That was long before Pepsi owned KFC. But don't let Joan's beatific grin fool you. She would not have put up with what I was subjected to yesterday, when all I wanted to do was cheer up my hubby with some country style fixin's courtesy of the Colonel (second half of sentence was uttered in the sultriest, Southern corn-pone tones):
Wait! Not that Colonel! This Colonel:
No, not that one either! Get out of here Tom Hanks! Go on! Scoot now!
Now, let me just be right up front and say I was never a huge Kentucky Fried Chicken fan. In theory, I was. You see, I was kind of a born Pop artist. One of my first memories was being enamored of the the Shell gas station sign and crying out "Shell, Shell!" whenever one came into view. At the risk of dating myself, it was the Shell sign of this era:
Hmmmm..."Shellubrication" Sounds interesting. Is that like getting lubricated by Tony Shaloub?* Yes please! But I digressitate.
I have always loved corporate logos and mascots and advertising and branding. So, the original Kentucky Fried Chicken restaurants were an overload of magical eye-candy for this kid. That giant bucket revolving in the night sky. The red and white interior with the chicken bucket chandeliers. That delightful branding promised a mind-bending culinary experience. Who doesn't love chicken? Who doesn't love mashed potatoes and gravy? Who doesn't love old men in white suits who love chicken?
But then you'd get it to the table or get it home and bite into that drumstick and...
...Oh, ah, Mommie...I don't like this...
Mommie: I told you you wouldn't like the drumstick--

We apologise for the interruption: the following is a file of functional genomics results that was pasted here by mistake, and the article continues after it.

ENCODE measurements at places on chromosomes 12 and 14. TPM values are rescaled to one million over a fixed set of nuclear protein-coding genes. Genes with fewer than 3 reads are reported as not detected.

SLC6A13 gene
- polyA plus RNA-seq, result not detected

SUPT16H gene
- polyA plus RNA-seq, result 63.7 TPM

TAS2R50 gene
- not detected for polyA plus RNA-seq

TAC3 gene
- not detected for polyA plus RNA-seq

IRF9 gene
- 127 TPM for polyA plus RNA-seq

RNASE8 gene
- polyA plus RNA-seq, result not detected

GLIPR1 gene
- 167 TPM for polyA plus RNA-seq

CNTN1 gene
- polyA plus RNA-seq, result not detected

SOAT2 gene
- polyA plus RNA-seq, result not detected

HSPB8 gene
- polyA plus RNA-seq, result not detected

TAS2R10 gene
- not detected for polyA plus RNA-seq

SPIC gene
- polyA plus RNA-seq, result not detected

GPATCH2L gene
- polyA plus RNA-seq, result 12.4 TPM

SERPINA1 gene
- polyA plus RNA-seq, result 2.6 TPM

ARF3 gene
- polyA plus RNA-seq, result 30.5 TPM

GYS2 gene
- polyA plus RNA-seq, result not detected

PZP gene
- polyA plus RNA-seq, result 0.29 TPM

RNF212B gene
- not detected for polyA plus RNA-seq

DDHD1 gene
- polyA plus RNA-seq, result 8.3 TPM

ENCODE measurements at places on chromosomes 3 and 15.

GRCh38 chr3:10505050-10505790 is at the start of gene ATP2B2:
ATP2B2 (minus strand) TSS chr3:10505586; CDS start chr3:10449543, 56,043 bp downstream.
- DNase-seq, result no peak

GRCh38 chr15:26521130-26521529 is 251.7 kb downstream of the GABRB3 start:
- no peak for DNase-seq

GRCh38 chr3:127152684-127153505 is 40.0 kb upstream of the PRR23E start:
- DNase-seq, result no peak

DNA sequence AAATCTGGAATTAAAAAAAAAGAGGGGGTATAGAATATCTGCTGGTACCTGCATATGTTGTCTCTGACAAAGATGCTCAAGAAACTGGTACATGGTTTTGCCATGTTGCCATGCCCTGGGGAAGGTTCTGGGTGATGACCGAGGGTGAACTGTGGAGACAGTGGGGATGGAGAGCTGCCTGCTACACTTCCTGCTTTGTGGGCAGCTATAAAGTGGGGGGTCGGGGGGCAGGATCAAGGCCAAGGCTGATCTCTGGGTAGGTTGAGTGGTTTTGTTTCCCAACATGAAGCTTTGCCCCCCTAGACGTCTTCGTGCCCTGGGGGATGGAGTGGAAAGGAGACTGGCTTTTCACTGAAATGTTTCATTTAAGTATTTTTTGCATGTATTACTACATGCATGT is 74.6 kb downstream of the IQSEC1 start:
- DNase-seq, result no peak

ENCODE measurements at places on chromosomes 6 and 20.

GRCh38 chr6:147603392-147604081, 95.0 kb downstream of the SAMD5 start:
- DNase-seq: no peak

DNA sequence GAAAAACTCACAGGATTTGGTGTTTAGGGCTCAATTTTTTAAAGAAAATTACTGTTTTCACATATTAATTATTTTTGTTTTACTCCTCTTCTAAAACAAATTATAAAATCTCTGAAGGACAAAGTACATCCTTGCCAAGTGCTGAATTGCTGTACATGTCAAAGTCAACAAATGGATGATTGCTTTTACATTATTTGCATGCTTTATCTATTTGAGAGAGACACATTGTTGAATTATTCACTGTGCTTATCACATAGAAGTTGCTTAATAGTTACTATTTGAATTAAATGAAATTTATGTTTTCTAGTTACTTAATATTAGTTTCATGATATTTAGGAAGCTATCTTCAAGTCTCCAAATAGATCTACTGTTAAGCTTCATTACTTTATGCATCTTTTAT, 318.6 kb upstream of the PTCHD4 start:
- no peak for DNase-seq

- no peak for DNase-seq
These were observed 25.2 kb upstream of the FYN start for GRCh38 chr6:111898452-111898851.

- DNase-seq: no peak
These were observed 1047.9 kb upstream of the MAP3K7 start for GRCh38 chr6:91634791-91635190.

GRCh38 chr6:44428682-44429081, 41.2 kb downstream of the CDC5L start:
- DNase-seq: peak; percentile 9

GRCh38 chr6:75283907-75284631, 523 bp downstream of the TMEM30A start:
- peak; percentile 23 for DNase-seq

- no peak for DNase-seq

You: The meat is brown...and greasy...
Mommie: Just like I told you it would be...have a breast, that's white meat.
You: (Picking up breast and getting greasy fingers and slightly nauseated) It's all oily...can I have a hamburger?
Mommie: They dont' have hamburgers here. Here, just blot it with the napkin!
Suffice to say, for me, this was always how the KFC experience played out. I remember when the family would get together and sometimes as a treat the cousins were informed they were getting KFC. Everyone would be cheering ecstatically, except me, who'd be staring at the ceiling. As I got older, I came to think of the product as Kentucky Fried Rat. Burger King, more or less, came to be my "go-to" fast food if I was out and about and needed food fast.
Fast forward and I meet my husband who is Kentucky Fried adjacent. Tennessee. So, he likes KFC. Certain items only. Like me, he would never launch into that drumstick. He likes something called "Pop-corn chicken" and is crazy about their gravy. So he was craving the Colonel the other day and as I didn't feel like cooking, I agreed to the effort...because believe you me...getting Kentucky Fried Chicken at the Vinton, VA franchise is slightly more convenient than driving to the actual state of Kentucky.
So, calling it in was not an option. My experience with the staff at this particular location was such that I knew there was a risk of getting my order screwed up even if I were at the store and put what I wanted on flash cards and spoke through a bull-horn. Order on-line! Right? A computer is doing it! And computers don't make mistakes! Well, HAL from 2001 must be in charge of KFC's website.